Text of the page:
﻿ Vector Identities and Plane Trigonometry with GA | Primer on Geometric Algebra | David Hestenes

## Vector Identities and Plane Trigonometry with GA

Previous section: Rotors and Rotations in the Euclidean Plane.

Next sectionModeling Real Objects and Motions with Vectors.

Exercise 1: Prove the following vector identities and show that they are equivalent to trig identities for unit vectors
in a common plane.

(a)    (ab)− (ab)2 a2b2

(b)    (ab)(bcb2a− (ab)bc

Hint: Expand abbc in two different ways.

Exercise 2: Use rotor products to derive the trigonometric "sum of two angles" formulas:

(a)    cos(θ+φ= ??

(b)    sin(θ+φ??

(Click here for solutions to exercises on this page.)

Plane (Euclidean) Trigonometry can be reduced to two basic problems:

(a) Solving a triangle

(b) Solving the circle (composition of rotations).

A triangle relates 6 scalars:  3 sides (S) & 3 angles (A):

Given 3 of these scalars (SSS, SAS, SSA, ASA, AAS, AAA),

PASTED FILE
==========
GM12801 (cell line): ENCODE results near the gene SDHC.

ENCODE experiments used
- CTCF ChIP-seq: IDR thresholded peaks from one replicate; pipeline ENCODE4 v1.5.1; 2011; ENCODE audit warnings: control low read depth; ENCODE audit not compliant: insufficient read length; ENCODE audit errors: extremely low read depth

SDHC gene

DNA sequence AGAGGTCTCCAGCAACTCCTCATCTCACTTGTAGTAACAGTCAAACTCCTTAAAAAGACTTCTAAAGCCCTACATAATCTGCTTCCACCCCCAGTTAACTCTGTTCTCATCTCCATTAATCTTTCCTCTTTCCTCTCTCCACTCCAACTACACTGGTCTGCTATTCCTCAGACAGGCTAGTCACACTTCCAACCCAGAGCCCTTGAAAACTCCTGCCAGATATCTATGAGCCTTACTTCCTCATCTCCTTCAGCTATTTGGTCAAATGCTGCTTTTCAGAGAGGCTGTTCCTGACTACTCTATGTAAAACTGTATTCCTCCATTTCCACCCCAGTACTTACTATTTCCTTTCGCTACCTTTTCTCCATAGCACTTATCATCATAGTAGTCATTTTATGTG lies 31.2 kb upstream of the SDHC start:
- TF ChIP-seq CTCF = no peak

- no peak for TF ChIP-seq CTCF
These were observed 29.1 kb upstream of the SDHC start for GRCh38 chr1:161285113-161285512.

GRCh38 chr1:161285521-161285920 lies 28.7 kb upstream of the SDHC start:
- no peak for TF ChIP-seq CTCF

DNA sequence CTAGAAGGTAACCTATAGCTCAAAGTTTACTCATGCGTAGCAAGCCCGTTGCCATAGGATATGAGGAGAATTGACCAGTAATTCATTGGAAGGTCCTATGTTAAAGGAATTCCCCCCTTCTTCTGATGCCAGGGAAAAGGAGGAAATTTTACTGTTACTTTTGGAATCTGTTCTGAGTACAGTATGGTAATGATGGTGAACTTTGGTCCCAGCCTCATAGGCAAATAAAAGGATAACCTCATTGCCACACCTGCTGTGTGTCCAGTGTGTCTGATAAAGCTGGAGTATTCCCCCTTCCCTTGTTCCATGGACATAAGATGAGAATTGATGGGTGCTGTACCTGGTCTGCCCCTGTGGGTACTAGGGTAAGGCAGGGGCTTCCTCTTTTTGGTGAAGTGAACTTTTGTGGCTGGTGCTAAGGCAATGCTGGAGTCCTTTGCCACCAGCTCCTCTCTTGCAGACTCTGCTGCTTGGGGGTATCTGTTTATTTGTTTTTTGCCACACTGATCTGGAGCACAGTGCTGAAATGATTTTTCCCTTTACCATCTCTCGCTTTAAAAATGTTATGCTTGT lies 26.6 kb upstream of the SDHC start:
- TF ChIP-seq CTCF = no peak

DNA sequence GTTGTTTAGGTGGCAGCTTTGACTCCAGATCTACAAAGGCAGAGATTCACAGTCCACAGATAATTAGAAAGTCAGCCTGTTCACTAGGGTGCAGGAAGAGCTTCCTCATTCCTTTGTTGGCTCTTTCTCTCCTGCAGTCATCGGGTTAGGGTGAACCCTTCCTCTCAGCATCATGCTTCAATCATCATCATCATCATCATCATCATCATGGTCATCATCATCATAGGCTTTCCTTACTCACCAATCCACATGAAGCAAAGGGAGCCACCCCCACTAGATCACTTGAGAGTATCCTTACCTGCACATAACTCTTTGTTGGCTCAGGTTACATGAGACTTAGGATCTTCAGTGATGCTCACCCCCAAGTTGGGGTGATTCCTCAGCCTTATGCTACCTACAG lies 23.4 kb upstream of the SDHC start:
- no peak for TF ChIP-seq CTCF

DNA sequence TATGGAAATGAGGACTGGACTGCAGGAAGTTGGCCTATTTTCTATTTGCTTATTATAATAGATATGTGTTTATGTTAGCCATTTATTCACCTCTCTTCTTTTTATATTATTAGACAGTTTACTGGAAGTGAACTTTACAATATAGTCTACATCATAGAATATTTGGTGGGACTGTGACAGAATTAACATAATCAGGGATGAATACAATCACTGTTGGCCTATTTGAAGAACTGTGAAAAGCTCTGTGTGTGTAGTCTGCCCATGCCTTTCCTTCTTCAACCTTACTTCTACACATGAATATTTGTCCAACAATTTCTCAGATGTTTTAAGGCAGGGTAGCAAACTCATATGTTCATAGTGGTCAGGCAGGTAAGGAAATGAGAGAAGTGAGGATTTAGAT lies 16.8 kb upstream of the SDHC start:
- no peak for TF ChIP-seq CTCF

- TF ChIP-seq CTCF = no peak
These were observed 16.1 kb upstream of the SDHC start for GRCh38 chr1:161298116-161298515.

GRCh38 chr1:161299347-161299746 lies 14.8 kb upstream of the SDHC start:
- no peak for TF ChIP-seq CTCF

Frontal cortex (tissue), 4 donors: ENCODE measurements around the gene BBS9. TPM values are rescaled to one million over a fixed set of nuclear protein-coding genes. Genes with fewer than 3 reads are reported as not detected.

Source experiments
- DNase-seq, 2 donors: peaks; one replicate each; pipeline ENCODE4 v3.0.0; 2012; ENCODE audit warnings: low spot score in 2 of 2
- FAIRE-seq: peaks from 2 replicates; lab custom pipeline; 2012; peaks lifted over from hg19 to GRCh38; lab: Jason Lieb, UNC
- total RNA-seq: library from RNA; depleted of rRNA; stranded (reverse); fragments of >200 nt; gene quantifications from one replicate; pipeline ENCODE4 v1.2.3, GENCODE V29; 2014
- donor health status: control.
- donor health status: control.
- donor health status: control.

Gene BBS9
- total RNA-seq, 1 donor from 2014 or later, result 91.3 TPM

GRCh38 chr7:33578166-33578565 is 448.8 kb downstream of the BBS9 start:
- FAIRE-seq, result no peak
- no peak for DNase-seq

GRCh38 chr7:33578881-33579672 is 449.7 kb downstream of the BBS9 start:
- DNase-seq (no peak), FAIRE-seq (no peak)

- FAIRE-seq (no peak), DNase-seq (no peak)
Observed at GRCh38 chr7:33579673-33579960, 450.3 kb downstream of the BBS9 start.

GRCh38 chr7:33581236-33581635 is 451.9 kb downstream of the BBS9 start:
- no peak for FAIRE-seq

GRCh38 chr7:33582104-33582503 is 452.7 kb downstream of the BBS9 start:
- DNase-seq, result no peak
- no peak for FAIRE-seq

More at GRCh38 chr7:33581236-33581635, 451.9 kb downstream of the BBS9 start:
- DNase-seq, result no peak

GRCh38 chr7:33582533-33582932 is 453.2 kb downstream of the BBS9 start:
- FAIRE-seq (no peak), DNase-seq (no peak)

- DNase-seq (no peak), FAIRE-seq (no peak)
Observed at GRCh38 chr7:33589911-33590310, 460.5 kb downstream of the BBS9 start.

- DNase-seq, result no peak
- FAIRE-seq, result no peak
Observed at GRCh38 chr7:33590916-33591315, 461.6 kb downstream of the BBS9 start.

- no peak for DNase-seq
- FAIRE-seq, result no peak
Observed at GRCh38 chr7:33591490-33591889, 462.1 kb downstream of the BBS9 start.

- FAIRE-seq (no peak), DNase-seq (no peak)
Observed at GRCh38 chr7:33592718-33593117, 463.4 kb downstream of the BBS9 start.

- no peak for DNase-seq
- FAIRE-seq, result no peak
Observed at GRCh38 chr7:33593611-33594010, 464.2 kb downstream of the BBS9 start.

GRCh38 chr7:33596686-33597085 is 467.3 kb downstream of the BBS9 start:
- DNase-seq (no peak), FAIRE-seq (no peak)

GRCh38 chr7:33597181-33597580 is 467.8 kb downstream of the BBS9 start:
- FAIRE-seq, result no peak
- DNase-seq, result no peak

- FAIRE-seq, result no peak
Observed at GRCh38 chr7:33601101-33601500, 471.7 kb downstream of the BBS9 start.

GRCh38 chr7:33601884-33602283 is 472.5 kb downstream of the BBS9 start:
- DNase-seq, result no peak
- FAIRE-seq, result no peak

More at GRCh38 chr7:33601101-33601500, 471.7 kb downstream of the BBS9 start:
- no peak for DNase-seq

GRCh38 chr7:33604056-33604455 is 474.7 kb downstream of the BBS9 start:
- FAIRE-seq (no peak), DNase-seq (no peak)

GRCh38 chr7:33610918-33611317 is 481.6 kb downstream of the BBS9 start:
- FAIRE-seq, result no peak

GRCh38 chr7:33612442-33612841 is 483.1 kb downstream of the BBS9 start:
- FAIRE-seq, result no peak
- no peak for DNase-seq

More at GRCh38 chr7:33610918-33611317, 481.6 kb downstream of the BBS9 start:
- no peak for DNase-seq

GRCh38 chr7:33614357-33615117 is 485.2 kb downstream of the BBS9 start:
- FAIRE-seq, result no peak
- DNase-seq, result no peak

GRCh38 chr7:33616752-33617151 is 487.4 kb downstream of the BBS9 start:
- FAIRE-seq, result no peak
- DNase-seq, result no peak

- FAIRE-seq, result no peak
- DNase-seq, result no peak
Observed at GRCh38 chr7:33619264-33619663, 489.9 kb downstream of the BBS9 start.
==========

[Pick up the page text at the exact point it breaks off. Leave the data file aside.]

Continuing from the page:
solving the triangle consists of determining the other 3 scalars.

Laws of the triangle follow directly from the geometric product:

(a)    Law of cosines (scaled projection):  a2 b2 − 2acos γ = c2

(b)    Law of sines (areas)

$\Large{\frac{{\sin \alpha }}{a}\,\,\, = \,\,\,\frac{{\sin \beta }}{b}\,\,\, = \,\,\,\frac{{\sin \gamma }}{c}}$

(c) Angle laws:

•  Supplementary angles (interior/exterior)

•  Sum of interior angles

•  Sum of exterior angles

Exercise 3: Derive these laws with GA and interpret with diagrams, such as the following:

Is it obvious that the green, yellow, and blue areas are all the same and equal to twice the triangle's area? If not, you can prove that by starting with c = a + b on your way to proving the law of sines.

(Click here for solutions to exercises on this page.)

Previous sectionRotors and Rotations in the Euclidean Plane.

Next section: Modeling Real Objects and Motions with Vectors.

© David Hestenes 2005, 2014